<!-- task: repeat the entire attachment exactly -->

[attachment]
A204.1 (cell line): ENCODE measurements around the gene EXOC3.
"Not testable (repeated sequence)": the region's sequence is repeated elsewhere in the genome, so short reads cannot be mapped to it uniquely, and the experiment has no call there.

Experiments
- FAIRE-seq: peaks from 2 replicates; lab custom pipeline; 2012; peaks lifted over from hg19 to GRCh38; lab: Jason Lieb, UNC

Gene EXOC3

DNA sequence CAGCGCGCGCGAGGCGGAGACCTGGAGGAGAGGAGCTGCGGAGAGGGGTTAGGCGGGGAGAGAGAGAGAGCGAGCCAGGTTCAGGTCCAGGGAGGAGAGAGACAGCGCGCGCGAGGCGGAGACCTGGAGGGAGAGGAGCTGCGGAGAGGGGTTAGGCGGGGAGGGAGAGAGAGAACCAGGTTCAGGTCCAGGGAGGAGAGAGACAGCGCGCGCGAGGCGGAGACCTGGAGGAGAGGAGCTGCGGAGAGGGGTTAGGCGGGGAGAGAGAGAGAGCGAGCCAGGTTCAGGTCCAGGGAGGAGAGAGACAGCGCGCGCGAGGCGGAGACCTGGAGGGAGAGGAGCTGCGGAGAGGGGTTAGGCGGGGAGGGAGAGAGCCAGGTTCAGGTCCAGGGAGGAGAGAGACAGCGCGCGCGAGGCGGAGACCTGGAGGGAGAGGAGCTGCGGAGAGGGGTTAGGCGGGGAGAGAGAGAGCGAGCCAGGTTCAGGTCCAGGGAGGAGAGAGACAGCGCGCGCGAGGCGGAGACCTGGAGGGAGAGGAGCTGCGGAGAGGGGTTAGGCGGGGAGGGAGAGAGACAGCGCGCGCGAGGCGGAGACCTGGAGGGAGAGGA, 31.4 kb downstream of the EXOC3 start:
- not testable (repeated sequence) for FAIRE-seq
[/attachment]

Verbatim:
A204.1 (cell line): ENCODE measurements around the gene EXOC3.
"Not testable (repeated sequence)": the region's sequence is repeated elsewhere in the genome, so short reads cannot be mapped to it uniquely, and the experiment has no call there.

Experiments
- FAIRE-seq: peaks from 2 replicates; lab custom pipeline; 2012; peaks lifted over from hg19 to GRCh38; lab: Jason Lieb, UNC

Gene EXOC3

DNA sequence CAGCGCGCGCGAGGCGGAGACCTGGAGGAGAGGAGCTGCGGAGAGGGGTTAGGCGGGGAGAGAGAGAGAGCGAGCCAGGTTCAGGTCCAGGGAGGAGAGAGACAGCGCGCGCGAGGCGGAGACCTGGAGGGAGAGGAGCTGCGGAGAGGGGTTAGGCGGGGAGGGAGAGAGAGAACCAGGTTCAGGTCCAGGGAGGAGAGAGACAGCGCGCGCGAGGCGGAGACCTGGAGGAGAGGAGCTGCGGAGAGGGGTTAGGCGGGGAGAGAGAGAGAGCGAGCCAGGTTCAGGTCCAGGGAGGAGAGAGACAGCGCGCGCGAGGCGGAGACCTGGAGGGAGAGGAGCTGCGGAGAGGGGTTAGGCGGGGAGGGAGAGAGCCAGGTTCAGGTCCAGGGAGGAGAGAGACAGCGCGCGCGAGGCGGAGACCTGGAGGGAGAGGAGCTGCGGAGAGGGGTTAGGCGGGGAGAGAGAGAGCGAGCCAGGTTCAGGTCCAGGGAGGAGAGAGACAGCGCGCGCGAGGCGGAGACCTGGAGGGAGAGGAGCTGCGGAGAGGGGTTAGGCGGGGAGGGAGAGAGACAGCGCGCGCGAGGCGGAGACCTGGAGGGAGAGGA, 31.4 kb downstream of the EXOC3 start:
- not testable (repeated sequence) for FAIRE-seq